When Goldmann first presented his new applanation tonometer in 1955, he emphasized that cross-infection by corneal contact with the methylmethacrylate-covered biprism might occur and that appropriate disinfection should be carried out (Goldmann 1955).
Schmidt & Lebek 1971 recommended soaking the tip in 5% formaldehyde as the safest procedure for the tip with the highest efficacy of pathogen elimination. In the mid-1980s, as evidence emerged that HIV may be found in human tears and conjunctival and corneal epithelium and after the successful lacrimal isolation of HBV, HCV, HSV and adenoviruses, more aggressive disinfection methods were warranted. Guidelines were established to address the disinfection issue without paying much attention to longterm effects on the tonometer tip. Soaking the tonometer head for 5 minutes in 3% hydrogen peroxide, 0.5% sodium hypochlorite or 70% isopropyl alcohol meets the guidelines published by the Center for Disease Control and Prevention (CDC) (1985) and the American Academy of Ophthalmology (AAO) (Lichter 1989). However, wiping the tip with a 70% isopropyl alcohol swab is also described as being as effective in virus elimination as disinfectant immersion (Smith & Pepose 1999).
Our institutions are currently soaking tonometer tips once a day in 0.5% sodium hypochlorite solution for 15 minutes. Between patients, the tonometer tips are wiped with 70% isopropyl alcohol swabs. After noticing that one of our tonometer tips was cracked and distorted, we examined all remaining tips. Those that had been in use for a year or more showed some combination of sharply broken or roughened rim edges and cracked applanation surfaces. Relatively new tips showed such cracks only on the surface. As the tips aged, the cracks expanded to the rim, where a crumbled appearance was noted (Figs 1 and 2). In order to achieve a smooth alignment of the two fluorescein hemirings and an accurate pressure reading, an evenly distributed tear film along the biprism margin is crucial (Goldmann & Schmidt 1957). Obtaining appropriate fluorescein distribution around the applanation area (and thus reliable pressure readings) with a damaged tip is questionable. The accuracy of the Goldmann applanation tonometer (GAT) could be at least as dependent on the tip's shape as on corneal thickness.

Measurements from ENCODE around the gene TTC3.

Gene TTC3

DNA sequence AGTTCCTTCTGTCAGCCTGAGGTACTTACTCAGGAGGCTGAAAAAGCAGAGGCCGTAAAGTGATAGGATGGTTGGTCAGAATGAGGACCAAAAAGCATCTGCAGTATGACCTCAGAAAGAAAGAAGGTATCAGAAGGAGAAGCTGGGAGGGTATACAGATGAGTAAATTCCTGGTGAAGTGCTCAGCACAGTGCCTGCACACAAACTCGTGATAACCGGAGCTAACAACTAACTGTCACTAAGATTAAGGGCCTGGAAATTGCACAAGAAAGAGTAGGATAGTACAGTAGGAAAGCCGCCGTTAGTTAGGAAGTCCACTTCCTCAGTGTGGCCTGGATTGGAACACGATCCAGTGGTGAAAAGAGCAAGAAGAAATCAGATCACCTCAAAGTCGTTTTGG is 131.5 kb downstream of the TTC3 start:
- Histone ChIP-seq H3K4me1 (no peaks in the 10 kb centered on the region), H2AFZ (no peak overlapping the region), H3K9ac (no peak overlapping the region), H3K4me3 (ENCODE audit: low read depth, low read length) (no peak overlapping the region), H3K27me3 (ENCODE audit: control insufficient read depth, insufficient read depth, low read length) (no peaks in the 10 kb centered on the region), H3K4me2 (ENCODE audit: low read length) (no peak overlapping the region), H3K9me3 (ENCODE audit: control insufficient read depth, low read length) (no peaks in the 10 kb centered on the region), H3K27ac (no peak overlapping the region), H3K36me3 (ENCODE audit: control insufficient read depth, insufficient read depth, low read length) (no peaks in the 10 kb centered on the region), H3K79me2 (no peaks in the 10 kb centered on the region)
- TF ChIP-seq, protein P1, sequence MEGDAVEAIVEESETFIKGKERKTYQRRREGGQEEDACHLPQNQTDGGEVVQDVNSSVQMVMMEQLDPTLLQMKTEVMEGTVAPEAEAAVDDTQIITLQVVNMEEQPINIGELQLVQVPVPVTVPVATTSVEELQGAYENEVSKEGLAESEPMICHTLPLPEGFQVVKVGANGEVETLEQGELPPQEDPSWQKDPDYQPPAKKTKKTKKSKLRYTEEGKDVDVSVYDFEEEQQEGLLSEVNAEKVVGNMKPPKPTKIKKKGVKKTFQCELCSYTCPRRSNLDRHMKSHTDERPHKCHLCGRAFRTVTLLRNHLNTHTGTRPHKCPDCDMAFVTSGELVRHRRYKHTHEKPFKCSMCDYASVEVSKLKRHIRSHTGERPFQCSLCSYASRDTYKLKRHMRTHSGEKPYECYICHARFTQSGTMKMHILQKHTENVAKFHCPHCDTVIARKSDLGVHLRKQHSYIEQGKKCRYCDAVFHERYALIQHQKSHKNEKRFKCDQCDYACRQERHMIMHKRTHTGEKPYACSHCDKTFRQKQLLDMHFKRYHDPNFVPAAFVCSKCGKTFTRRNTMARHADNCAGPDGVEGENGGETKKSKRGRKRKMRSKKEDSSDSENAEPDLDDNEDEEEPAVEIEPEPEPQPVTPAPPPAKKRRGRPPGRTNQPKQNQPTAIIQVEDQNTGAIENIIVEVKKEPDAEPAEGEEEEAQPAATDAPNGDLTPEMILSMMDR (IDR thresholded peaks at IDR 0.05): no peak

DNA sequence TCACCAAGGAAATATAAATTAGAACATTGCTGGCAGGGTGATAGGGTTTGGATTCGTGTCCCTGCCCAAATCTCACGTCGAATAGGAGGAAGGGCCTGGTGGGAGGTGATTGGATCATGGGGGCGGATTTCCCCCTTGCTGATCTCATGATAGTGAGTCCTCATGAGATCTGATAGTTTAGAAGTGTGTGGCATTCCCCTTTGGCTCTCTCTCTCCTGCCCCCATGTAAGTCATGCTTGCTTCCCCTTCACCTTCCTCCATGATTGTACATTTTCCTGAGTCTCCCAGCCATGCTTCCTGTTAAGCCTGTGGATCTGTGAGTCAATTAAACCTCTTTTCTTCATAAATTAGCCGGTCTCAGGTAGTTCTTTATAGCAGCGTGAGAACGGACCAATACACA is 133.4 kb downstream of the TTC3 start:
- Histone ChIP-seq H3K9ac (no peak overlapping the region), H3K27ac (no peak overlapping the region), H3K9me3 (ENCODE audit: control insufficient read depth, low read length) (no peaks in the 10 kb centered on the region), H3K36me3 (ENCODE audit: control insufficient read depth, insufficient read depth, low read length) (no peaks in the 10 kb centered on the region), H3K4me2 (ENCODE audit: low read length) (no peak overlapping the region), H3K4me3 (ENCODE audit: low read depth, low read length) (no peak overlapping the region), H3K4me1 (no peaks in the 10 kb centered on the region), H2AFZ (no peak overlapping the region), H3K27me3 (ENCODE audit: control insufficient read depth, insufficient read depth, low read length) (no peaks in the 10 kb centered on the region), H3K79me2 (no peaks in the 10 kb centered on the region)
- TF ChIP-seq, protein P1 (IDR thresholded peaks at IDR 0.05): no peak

In addition, formation of cracks might allow the disinfectant to get into the interior of the surface of the tip. These cracks might irritate the cornea while tonometry is taking place or even cause a corneal abrasion.
Moreover, cracked tips may harbour virulent microbes that are difficult to eradicate during disinfection and represent potential risks for cross-infection. Even a microdamaged tip may injure corneal epithelium enough to make it more susceptible to corneal infection. The damage noted could be due to mechanical abrasion from the alcohol swabs, soaking the tips in the sodium hypochlorite solution or some combination of both. Whatever the cause, these observations strongly suggest that GAT tip damage could be a source of inaccuracy in intraocular pressure readings and may present a potential safety hazard. We recommend checking the GAT tips at the slit-lamp microscope on a regular basis and replacing those that show significant damage.